The Fort Lupton police officer who locked a handcuffed woman in a police vehicle that was hit by a freight train was sentenced to probation Friday.
Jordan Steinke, 29, was sentenced to 30 months of supervised probation during an hour-long hearing in Weld County District Court. The former officer was convicted in July of reckless endangerment and assault after the Sept. 16, 2022, crash on railroad tracks near U.S. 85 and Weld County Road 38.
That night, Steinke and then-Platteville police Sgt. Pablo Vazquez stopped driver Yareni Rios-Gonzalez after a reported road-rage incident, took her into custody and locked her in a police SUV parked on railroad tracks. The officers then failed to move the SUV as a train barreled down the tracks, horn blaring, and crashed into the SUV.
Rios-Gonzalez survived but suffered serious injuries.
Both officers were criminally charged; Steinke was the first to go to trial. She opted for a bench trial before Weld County District Court Judge Timothy Kerns, who found her guilty on two charges but acquitted her of a third charge, attempted criminally negligent homicide.
On Friday, Kerns said he had planned to sentence Steinke to jail but changed his mind after listening to the prosecution and defense arguments. Both sides asked for probation, with the prosecution seeking 30 months of supervised probation and the defense seeking one year of unsupervised probation.
Kerns said he initially thought a jail sentence would send a message to law enforcement that police officers will be held accountable for misconduct, but after listening to the arguments decided to “check myself.”
“Someone is going to hear this and say, ‘Another officer gets off,’” Kerns said. “That’s not the facts of this case. And the court is framing a sentence that hopefully will ensure we can have some meaningful educational component. If there is a violation, Ms. Steinke, I will harken back to my original gut response as to how to address sentencing. I want to be clear about that.”
Steinke wept during the sentencing and apologized to Rios-Gonzalez in a statement she read in court.
“What happened that night has haunted me for 364 days,” Steinke said. “I remember your cries and your screams. I remember begging you to tell me your name. Praying that you would stay awake. I have never felt so helpless. We couldn’t get you out of the car.”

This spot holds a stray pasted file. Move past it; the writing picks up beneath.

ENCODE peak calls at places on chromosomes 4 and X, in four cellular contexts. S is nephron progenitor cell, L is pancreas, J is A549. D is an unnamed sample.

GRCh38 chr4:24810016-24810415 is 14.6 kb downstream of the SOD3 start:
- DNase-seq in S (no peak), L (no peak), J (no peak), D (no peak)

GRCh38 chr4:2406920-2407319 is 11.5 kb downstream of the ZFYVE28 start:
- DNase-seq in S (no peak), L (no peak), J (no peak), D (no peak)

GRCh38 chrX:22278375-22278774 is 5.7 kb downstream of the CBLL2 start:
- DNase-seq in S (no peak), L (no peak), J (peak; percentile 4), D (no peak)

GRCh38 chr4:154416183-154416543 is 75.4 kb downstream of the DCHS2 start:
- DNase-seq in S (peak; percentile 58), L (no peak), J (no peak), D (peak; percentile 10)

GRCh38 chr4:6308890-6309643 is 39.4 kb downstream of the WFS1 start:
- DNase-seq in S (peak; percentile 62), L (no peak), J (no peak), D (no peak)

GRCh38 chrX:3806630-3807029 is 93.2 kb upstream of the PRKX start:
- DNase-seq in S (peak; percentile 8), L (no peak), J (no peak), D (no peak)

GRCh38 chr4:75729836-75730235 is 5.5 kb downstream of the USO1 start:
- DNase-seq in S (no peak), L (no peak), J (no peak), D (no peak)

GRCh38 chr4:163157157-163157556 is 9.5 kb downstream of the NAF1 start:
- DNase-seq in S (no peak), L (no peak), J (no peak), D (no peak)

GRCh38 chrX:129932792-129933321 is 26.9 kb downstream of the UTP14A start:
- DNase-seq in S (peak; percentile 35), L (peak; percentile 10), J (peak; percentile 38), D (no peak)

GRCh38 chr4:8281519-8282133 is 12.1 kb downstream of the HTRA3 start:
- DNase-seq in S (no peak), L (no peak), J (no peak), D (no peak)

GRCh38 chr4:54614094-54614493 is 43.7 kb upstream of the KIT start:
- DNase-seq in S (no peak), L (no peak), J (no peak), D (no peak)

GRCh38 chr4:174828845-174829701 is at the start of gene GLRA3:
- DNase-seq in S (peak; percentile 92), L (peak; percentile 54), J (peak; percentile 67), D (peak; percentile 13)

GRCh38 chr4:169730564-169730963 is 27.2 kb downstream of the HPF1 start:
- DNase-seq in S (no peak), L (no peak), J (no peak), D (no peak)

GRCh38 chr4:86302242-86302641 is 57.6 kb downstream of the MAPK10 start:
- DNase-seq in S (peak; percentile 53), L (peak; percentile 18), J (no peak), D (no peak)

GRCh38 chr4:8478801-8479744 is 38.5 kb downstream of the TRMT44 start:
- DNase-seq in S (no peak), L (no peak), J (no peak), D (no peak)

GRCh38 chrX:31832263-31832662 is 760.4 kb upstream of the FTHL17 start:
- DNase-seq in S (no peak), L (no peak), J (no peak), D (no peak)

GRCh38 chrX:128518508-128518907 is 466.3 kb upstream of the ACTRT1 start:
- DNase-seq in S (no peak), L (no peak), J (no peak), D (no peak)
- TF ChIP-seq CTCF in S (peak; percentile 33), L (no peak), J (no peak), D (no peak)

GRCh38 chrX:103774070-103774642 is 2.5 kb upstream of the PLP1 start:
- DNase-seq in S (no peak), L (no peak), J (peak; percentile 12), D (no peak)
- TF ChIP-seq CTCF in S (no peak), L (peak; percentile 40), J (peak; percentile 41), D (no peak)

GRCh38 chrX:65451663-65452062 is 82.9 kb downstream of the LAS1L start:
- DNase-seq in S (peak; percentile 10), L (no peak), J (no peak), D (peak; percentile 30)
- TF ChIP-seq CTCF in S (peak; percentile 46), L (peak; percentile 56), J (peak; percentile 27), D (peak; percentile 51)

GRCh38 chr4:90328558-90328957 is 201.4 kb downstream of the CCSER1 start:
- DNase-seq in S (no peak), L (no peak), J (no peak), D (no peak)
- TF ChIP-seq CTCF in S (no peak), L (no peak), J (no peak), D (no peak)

Steinke said she hoped to give educational talks to new police officers about the danger of railroad tracks and how important it is for officers to be aware of their surroundings. Kerns ordered she complete 100 hours of community service and authorized any “educational component” to count toward those hours.
Steinke was fired after the conviction. The third-degree assault conviction will also trigger revocation proceedings of her Peace Officer Standards and Training certification, her attorney, Mallory Revel, said during Friday’s sentencing hearing.
“Decertification, which we anticipate, means she will never be a police officer ever again,” Revel said.
Chris Ponce, an attorney for Rios-Gonzalez, gave a statement on his client’s behalf during the sentencing hearing. He said Rios-Gonzalez, who suffered a lasting brain injury and physical injuries in the crash, lost all trust in the justice system that night and felt conflicted about what sentence Steinke should serve.
“The conflict that she feels is one where every day she has to feel this pain,” Ponce said. “And she’s had to deal with (doctor) appointments and having her life so radically changed. And feeling upset, very upset about that — angry about that — but on the other hand, feeling for Ms. Steinke, and, I think, truly empathetically feeling sorry for how she has lost her career.”
Ponce added that Rios-Gonzalez, who watched the hearing virtually, did want Steinke to write a letter of apology. Kerns declined to order Steinke to do so.
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“That needs to come from you, from your heart, not because a judge told you to,” Kerns told Steinke.
Several people spoke in support of Steinke during the sentencing hearing. They noted that she suffered nightmares and panic attacks since the crash and has felt guilty and remorseful about the incident.
Steinke told the judge she wanted to “make some good out of this.”
“I am so sorry,” she said in court, addressing Rios-Gonzalez. “As a police officer, I never intended for another human to come to harm under my watch. I feel very much responsible for what happened to you that night, and I accept the court’s decision to hold me accountable.”
Vazquez’s case is still pending and is set for a pre-trial conference in December.